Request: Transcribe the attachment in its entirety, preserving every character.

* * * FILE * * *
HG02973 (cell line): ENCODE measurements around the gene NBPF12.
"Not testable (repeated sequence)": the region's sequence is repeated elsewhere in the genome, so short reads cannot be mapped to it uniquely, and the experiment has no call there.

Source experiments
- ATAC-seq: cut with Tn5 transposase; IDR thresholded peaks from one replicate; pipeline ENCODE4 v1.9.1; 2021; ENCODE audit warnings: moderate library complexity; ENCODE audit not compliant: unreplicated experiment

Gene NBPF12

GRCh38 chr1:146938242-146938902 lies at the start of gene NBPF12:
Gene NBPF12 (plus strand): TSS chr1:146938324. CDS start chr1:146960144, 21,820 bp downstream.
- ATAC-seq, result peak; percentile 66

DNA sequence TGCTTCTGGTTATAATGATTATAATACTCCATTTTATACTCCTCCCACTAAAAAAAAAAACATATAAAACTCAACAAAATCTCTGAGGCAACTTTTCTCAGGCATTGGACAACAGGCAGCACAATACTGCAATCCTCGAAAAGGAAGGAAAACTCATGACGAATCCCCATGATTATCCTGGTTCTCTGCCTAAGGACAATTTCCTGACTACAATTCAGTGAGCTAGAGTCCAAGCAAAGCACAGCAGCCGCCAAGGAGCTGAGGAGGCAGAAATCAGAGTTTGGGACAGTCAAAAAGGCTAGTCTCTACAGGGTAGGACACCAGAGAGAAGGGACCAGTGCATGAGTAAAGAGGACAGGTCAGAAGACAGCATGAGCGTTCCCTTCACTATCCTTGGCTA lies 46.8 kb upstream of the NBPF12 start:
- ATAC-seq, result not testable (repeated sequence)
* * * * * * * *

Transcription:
HG02973 (cell line): ENCODE measurements around the gene NBPF12.
"Not testable (repeated sequence)": the region's sequence is repeated elsewhere in the genome, so short reads cannot be mapped to it uniquely, and the experiment has no call there.

Source experiments
- ATAC-seq: cut with Tn5 transposase; IDR thresholded peaks from one replicate; pipeline ENCODE4 v1.9.1; 2021; ENCODE audit warnings: moderate library complexity; ENCODE audit not compliant: unreplicated experiment

Gene NBPF12

GRCh38 chr1:146938242-146938902 lies at the start of gene NBPF12:
Gene NBPF12 (plus strand): TSS chr1:146938324. CDS start chr1:146960144, 21,820 bp downstream.
- ATAC-seq, result peak; percentile 66

DNA sequence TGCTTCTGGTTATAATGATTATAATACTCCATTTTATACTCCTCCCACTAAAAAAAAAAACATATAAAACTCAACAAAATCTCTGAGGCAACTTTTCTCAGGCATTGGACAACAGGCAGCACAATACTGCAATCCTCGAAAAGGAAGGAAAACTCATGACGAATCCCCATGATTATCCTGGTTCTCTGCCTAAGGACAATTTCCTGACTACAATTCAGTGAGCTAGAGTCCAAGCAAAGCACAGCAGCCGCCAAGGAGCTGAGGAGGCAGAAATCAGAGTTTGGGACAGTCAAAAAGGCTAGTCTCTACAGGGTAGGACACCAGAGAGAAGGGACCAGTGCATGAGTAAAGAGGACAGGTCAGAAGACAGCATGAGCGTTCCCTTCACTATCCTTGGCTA lies 46.8 kb upstream of the NBPF12 start:
- ATAC-seq, result not testable (repeated sequence)